Ribonucleases pp 223-244 | Cite as

The RNA Exosomes

Chapter
Part of the Nucleic Acids and Molecular Biology book series (NUCLEIC)

Abstract

RNA exosomes are large multimeric 3′-5′ exo- and endonucleases found in eukaryotes and many archaeal species. They represent the central RNA 3′-end processing factor and are implicated in processing, quality control, and turnover of both coding and noncoding RNAs. RNA exosomes are highly regulated and processive machineries, assembled as large macromolecular cages that channel RNA to the ribonuclease sites. The primordial exosome – found in archaea and related to bacterial and organelle degradosomes – possesses a phosphorolytic active cage that can both degrade and polyadenylate RNA in RNA decay processes. Human and yeast exosomes lost phosphorolytic activities but gained ectopic subunits with hydrolytic activities, while preserving the RNA channeling function.

9.1 Introduction

In all kingdoms of life, the basal physiology, homeostasis, adaptation, and differentiation of cells is regulated at different levels, including transcription, translation, and mRNA decay. A critical quantity is the level of mRNA, which is controlled on one side by transcription by RNA polymerases, and degradation by ribonucleases on the other side.

It is well known that transcription of different RNA species is a highly differential, regulated process and requires the temporal as well as spatial activity of a large number of transcription factors and co-activators as well as other features such as chromatin structure. Although mRNA decay appears much less regulated and fine tuned than transcription, it also has temporal as well as spatial components and it is of course important for cells to be able to either stabilize mRNAs or degrade them in a controlled, regulated manner that is coordinated with the synthesis machinery (Maniatis and Reed 2002). Furthermore, besides the turnover of “normal” RNA, surveillance mechanisms often check the functionality of RNA molecules. For example, mRNAs that lack a stop codon or contain premature stop codons are removed by nucleolytic degradation in processes called nonstop and nonsense-mediated decay, respectively (Belgrader et al. 1994; Frischmeyer et al. 2002; Whitfield et al. 1994).

RNA is degraded by a large variety of nucleases, but the RNA exosome, a large multisubunit complex, emerged over the past decade as the key player in the regulated, controlled RNA processing and degradation in eukaryotes. After its original discovery in yeast and humans, exosome-like complexes have been identified in archaea (Allmang et al. 1999b; Estevez et al. 2001; Evguenieva-Hackenberg et al. 2003; Koonin et al. 2001; Mitchell et al. 1997). It was then established by structural biology results that eukaryotic and archaeal exosomes share many characteristic features and are related to the bacterial degradosome or polynucleotide phosphorylase (PNPase) as well as the phosphorolytic RNase PH (Buttner et al. 2005; Lorentzen et al. 2005; Symmons et al. 2000).

The evolutionarily conserved core exosome is a particle of approx. 250–300 kDa molecular mass and consists of nine subunits, six of which are related to RNase-PH, and three subunits that contain RNA binding S1 or KH domains (Table 9.1, Fig. 9.1). The core shares much of the general fold and assembly with RNase-PH like polynucleotide-phosphatase (PNPase) as well as hexameric RNase-PH itself, both phosphorolytic ribonucleases in bacteria. Phosphorolytic nucleases use inorganic phosphate instead of a water molecule to attack the RNA phosphodiester bond. As a result, nucleoside diphosphates are liberated from the 3′ end of RNA. The reaction is energetically highly reversible, in contrast to hydrolytic RNA degradation and phosphorolytic RNases also catalyze the reverse reaction, adding nucleoside diphosphates to the 3′ end and liberating inorganic phosphate.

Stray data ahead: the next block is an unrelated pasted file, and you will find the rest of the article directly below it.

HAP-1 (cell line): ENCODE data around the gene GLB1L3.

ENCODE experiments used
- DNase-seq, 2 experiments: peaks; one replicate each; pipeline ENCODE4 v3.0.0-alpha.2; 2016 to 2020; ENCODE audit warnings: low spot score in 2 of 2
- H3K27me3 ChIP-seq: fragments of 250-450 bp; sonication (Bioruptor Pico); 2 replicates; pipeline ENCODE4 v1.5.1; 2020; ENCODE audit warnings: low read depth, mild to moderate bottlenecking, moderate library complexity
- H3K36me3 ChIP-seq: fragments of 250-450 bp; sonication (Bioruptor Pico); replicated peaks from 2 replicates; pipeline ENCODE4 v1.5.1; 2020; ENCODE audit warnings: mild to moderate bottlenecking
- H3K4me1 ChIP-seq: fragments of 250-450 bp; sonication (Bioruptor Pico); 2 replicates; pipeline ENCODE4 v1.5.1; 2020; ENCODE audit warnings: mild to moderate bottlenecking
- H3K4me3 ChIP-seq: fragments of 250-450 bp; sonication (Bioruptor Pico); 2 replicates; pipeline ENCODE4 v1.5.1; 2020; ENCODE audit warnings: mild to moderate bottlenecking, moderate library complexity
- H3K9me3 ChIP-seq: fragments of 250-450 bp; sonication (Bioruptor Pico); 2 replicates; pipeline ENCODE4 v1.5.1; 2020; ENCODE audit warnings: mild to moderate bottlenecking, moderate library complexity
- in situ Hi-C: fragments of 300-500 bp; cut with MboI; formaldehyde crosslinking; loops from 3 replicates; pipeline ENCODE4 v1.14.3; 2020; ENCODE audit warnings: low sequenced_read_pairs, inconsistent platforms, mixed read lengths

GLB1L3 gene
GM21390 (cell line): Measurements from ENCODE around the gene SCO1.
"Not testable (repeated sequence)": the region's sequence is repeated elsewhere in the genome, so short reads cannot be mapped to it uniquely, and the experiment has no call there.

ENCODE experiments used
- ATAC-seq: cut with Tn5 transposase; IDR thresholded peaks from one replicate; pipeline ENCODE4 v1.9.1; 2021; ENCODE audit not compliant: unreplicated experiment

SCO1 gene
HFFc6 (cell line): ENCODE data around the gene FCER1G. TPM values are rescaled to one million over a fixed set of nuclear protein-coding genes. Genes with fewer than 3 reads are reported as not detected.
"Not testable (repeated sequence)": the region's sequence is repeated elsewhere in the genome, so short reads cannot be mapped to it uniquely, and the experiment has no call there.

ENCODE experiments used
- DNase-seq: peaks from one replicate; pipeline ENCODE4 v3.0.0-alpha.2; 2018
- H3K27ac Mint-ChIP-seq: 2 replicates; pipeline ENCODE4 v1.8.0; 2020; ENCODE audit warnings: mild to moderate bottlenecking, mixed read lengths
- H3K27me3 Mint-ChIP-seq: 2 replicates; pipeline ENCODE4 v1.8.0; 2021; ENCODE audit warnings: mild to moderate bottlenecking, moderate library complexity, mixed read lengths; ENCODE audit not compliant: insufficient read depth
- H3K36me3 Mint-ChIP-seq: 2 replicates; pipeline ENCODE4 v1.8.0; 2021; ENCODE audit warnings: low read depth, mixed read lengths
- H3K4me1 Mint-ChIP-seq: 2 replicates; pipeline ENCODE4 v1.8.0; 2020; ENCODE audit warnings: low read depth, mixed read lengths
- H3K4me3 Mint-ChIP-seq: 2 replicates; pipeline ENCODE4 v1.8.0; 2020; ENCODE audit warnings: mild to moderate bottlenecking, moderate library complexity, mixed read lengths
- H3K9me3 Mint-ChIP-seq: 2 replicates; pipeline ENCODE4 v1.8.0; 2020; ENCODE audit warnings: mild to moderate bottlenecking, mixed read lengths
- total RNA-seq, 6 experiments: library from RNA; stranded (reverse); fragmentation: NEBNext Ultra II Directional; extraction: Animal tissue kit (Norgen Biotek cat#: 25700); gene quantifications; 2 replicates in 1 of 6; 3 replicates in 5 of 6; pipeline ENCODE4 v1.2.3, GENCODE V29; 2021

Table 9.1

Exosome components in archaea and eukaryotes

Exosome component

Archaea

Eukaryotes

PH domain 1

Rrp41 (active)

Rrp41, Mtr3, Rrp46

PH domain 2

Rrp42

Rrp42, Rrp43, Rrp45

RNA-binding protein

Rrp4, CsI4

Rrp4, Rrp40, CsI4

Active hydrolytic RNase

Rrp44(DIS3), Rrp6, DIS3L

Accessory or associated proteins

DNAG, aNip7

Nucleus: Rrp47, Nip7, TRAMP complexes, Mpp6, Ndr1-Nab3,Rnt1,AID

Cytoplasm: TUTases, ARE-BP, ZAP, Dom34/Hbs1, Ski7, SKI complex

Fig. 9.1

Evolutionarily conserved exosome and PNPase architectures. Top panel: Structures are shown as surface representation with some annotated domains. In this “top view,” the reader views down the RNA entry pore. Middle panel: schematic and subunit annotated representations in top view. Bottom panel: ribbon models in side view

In archaea, the exosome contains three copies of each of the RNase PH-type subunits aRrp41 and aRrp42. They are assembled in a large macromolecular cage with three self-compartmentalized phosphorolytic active sites. This architectural principle, shielding active sites from unrestricted access, resembles the proteasome for protein degradation. RNA is channeled into the exosome through a pore, a feature that is well suited to provide means for tight regulation, but also to provide highly processive RNA degradation, once RNA is loaded into the exosome.